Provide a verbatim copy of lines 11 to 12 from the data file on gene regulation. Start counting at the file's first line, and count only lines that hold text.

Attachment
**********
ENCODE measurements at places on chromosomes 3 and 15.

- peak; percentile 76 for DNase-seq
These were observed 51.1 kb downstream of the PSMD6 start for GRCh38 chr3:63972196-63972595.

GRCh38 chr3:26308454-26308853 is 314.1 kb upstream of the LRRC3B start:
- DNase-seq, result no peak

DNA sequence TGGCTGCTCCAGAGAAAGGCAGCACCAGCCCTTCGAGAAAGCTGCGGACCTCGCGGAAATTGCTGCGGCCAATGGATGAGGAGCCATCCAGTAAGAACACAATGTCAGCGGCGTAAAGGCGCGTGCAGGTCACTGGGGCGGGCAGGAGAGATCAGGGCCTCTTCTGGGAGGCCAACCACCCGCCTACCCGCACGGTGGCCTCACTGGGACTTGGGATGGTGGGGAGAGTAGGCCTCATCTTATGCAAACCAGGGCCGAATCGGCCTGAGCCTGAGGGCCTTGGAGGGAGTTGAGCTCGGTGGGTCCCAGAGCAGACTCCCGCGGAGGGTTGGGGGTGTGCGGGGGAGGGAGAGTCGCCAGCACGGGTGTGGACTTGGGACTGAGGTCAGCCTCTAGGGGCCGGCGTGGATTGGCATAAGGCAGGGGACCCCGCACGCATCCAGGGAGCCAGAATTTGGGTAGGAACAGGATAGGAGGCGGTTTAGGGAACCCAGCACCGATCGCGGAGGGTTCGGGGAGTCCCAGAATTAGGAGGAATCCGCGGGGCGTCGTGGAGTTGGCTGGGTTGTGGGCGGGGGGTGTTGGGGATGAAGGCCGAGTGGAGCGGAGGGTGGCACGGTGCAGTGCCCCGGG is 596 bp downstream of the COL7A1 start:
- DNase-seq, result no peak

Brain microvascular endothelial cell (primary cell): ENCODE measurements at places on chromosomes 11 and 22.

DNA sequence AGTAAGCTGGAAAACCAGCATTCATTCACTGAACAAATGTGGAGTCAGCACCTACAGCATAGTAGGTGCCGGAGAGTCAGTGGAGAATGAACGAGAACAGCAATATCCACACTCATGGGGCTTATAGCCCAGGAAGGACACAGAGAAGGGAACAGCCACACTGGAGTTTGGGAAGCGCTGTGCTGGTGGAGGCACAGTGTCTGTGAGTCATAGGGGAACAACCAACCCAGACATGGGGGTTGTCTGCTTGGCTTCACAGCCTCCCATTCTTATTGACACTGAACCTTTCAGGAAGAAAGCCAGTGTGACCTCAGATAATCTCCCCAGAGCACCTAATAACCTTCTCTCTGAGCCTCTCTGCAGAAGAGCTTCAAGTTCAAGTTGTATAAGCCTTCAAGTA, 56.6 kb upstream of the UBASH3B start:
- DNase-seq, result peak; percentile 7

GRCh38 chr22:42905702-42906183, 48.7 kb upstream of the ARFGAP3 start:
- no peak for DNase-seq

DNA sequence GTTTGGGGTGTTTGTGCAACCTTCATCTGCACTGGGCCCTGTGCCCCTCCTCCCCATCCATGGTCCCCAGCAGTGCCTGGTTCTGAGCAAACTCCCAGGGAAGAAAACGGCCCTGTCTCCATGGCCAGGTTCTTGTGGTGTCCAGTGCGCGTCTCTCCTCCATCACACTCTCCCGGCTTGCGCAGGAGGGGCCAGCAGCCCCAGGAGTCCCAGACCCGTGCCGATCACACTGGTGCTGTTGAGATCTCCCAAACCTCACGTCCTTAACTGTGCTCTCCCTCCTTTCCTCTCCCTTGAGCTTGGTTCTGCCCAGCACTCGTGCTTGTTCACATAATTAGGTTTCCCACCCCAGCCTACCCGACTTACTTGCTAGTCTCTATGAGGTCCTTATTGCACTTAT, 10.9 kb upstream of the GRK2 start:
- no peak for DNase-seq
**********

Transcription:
GRCh38 chr22:42905702-42906183, 48.7 kb upstream of the ARFGAP3 start:
- no peak for DNase-seq